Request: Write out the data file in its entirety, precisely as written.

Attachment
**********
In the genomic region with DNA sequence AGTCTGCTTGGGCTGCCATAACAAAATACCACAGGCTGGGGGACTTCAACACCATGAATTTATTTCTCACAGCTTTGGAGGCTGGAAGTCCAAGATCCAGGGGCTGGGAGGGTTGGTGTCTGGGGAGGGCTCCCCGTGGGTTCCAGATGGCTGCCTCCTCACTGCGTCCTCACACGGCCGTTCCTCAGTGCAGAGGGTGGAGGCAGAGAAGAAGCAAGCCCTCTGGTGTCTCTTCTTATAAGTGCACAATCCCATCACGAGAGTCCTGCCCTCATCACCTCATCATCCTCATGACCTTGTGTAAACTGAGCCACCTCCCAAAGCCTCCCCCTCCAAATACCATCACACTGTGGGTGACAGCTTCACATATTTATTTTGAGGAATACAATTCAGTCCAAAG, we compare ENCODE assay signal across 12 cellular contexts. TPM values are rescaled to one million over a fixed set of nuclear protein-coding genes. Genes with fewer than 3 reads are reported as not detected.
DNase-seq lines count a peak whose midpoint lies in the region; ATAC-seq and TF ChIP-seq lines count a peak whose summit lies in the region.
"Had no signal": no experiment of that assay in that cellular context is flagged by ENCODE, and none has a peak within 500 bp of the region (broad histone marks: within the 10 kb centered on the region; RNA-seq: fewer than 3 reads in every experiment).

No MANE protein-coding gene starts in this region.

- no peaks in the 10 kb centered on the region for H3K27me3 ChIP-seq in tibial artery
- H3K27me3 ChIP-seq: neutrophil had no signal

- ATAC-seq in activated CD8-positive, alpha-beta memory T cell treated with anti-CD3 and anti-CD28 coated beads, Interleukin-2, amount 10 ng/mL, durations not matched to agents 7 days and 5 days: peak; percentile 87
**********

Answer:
In the genomic region with DNA sequence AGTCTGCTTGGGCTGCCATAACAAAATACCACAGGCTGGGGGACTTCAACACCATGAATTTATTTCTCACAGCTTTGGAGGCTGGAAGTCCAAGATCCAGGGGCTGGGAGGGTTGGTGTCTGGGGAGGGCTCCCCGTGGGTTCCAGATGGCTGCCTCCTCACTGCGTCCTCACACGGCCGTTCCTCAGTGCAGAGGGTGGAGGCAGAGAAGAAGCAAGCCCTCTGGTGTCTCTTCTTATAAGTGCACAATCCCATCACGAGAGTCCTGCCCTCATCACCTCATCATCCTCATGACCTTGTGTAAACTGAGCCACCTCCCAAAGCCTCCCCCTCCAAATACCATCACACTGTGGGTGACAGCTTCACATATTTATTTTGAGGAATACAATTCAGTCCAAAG, we compare ENCODE assay signal across 12 cellular contexts. TPM values are rescaled to one million over a fixed set of nuclear protein-coding genes. Genes with fewer than 3 reads are reported as not detected.
DNase-seq lines count a peak whose midpoint lies in the region; ATAC-seq and TF ChIP-seq lines count a peak whose summit lies in the region.
"Had no signal": no experiment of that assay in that cellular context is flagged by ENCODE, and none has a peak within 500 bp of the region (broad histone marks: within the 10 kb centered on the region; RNA-seq: fewer than 3 reads in every experiment).

No MANE protein-coding gene starts in this region.

- no peaks in the 10 kb centered on the region for H3K27me3 ChIP-seq in tibial artery
- H3K27me3 ChIP-seq: neutrophil had no signal

- ATAC-seq in activated CD8-positive, alpha-beta memory T cell treated with anti-CD3 and anti-CD28 coated beads, Interleukin-2, amount 10 ng/mL, durations not matched to agents 7 days and 5 days: peak; percentile 87